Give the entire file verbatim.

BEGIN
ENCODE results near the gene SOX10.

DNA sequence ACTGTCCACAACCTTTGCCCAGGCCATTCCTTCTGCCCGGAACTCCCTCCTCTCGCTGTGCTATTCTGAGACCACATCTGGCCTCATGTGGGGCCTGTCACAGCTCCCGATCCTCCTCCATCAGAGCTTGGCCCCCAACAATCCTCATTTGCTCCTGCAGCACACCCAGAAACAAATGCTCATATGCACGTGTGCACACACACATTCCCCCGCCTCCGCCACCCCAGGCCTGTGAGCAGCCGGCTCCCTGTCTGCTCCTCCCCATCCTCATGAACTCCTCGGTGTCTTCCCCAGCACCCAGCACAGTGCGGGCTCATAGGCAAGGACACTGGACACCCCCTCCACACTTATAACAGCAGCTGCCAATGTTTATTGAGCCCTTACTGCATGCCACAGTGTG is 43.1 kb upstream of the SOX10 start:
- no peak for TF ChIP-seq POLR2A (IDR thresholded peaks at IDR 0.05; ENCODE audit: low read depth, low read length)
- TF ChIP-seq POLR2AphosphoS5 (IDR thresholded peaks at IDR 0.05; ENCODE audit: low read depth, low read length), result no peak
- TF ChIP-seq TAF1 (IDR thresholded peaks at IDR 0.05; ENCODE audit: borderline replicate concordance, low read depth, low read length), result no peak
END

ENCODE results near the gene SOX10.

DNA sequence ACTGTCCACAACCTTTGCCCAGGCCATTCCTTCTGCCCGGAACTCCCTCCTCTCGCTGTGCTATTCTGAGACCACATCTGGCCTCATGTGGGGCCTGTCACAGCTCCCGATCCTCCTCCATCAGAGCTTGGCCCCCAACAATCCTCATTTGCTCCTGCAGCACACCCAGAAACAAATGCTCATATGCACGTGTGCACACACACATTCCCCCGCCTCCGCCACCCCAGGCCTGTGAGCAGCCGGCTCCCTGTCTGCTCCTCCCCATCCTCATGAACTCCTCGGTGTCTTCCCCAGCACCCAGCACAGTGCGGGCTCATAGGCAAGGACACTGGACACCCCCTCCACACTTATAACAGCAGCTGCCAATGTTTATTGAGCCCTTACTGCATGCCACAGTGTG is 43.1 kb upstream of the SOX10 start:
- no peak for TF ChIP-seq POLR2A (IDR thresholded peaks at IDR 0.05; ENCODE audit: low read depth, low read length)
- TF ChIP-seq POLR2AphosphoS5 (IDR thresholded peaks at IDR 0.05; ENCODE audit: low read depth, low read length), result no peak
- TF ChIP-seq TAF1 (IDR thresholded peaks at IDR 0.05; ENCODE audit: borderline replicate concordance, low read depth, low read length), result no peak